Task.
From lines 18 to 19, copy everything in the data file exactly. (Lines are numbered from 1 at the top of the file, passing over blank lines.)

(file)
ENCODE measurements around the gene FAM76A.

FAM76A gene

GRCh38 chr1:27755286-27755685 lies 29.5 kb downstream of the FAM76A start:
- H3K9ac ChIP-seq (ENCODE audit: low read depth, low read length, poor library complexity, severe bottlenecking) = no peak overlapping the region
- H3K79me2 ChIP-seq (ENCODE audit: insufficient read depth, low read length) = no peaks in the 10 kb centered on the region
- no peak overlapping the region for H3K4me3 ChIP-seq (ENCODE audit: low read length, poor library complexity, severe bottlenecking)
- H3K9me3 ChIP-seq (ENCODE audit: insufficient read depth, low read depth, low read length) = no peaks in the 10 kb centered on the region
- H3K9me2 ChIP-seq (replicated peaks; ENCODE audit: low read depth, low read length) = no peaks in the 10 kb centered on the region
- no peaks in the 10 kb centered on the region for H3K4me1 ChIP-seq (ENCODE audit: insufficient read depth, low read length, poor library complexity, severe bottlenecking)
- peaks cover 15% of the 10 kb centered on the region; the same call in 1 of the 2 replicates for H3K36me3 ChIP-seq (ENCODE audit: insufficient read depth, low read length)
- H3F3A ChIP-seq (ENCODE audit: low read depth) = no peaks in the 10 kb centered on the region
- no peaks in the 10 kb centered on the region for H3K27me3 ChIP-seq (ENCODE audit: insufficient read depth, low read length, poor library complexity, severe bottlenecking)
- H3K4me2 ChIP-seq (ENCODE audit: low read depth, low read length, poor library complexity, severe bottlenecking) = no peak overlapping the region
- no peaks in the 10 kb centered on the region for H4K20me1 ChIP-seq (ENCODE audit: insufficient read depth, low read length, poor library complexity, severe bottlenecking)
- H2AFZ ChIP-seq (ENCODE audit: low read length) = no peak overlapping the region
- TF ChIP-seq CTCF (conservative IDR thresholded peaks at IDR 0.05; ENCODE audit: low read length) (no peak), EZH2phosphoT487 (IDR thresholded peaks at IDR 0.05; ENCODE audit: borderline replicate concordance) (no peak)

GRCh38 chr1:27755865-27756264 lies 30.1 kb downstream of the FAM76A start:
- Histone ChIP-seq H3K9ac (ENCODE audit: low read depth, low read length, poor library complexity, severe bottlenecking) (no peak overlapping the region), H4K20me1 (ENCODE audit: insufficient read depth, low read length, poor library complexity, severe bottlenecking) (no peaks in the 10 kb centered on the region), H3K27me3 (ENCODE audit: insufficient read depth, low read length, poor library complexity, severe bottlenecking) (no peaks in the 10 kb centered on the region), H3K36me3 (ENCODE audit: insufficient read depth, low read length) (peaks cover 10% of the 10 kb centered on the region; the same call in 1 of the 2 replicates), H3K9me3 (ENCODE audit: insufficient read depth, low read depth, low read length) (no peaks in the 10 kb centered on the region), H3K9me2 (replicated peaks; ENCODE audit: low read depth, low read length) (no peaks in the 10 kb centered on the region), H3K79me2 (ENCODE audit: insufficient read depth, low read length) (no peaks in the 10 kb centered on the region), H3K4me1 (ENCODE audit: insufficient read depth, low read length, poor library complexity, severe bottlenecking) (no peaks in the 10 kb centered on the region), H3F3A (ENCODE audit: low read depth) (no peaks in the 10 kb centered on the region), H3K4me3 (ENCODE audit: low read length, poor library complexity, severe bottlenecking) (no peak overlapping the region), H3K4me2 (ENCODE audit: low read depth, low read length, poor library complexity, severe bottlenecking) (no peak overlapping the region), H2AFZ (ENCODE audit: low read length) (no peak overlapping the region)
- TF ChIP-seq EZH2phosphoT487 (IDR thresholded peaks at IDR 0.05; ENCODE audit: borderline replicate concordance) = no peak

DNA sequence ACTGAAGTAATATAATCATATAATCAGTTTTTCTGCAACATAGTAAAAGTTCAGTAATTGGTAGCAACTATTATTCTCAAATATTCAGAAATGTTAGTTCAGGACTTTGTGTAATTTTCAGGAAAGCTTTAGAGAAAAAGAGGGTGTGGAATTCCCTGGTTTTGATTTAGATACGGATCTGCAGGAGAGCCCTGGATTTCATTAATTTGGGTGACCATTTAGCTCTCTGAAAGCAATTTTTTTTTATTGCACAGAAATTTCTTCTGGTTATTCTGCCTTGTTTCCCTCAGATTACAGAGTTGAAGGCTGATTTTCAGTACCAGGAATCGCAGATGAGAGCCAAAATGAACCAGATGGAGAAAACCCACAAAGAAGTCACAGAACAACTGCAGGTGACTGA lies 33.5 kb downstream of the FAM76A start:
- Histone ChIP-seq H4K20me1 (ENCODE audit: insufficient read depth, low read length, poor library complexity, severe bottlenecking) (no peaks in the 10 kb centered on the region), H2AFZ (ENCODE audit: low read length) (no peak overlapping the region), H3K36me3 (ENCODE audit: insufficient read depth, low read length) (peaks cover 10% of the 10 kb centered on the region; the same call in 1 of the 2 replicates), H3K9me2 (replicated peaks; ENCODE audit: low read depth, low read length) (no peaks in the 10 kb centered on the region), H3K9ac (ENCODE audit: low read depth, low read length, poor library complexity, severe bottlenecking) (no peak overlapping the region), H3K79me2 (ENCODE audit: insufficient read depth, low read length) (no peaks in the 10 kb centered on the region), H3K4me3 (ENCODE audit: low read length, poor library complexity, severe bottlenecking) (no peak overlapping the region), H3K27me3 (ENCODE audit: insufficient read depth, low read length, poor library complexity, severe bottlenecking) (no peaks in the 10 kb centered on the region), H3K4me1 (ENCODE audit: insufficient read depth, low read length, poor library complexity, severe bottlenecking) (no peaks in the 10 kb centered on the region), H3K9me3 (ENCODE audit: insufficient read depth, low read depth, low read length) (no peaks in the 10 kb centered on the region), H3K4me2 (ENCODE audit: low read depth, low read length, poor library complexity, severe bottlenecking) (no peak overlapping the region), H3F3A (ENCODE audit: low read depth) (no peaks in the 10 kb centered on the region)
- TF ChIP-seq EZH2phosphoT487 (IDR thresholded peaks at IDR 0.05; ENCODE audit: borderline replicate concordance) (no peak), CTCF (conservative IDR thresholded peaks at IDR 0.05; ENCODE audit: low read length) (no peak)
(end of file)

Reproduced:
- Histone ChIP-seq H3K9ac (ENCODE audit: low read depth, low read length, poor library complexity, severe bottlenecking) (no peak overlapping the region), H4K20me1 (ENCODE audit: insufficient read depth, low read length, poor library complexity, severe bottlenecking) (no peaks in the 10 kb centered on the region), H3K27me3 (ENCODE audit: insufficient read depth, low read length, poor library complexity, severe bottlenecking) (no peaks in the 10 kb centered on the region), H3K36me3 (ENCODE audit: insufficient read depth, low read length) (peaks cover 10% of the 10 kb centered on the region; the same call in 1 of the 2 replicates), H3K9me3 (ENCODE audit: insufficient read depth, low read depth, low read length) (no peaks in the 10 kb centered on the region), H3K9me2 (replicated peaks; ENCODE audit: low read depth, low read length) (no peaks in the 10 kb centered on the region), H3K79me2 (ENCODE audit: insufficient read depth, low read length) (no peaks in the 10 kb centered on the region), H3K4me1 (ENCODE audit: insufficient read depth, low read length, poor library complexity, severe bottlenecking) (no peaks in the 10 kb centered on the region), H3F3A (ENCODE audit: low read depth) (no peaks in the 10 kb centered on the region), H3K4me3 (ENCODE audit: low read length, poor library complexity, severe bottlenecking) (no peak overlapping the region), H3K4me2 (ENCODE audit: low read depth, low read length, poor library complexity, severe bottlenecking) (no peak overlapping the region), H2AFZ (ENCODE audit: low read length) (no peak overlapping the region)
- TF ChIP-seq EZH2phosphoT487 (IDR thresholded peaks at IDR 0.05; ENCODE audit: borderline replicate concordance) = no peak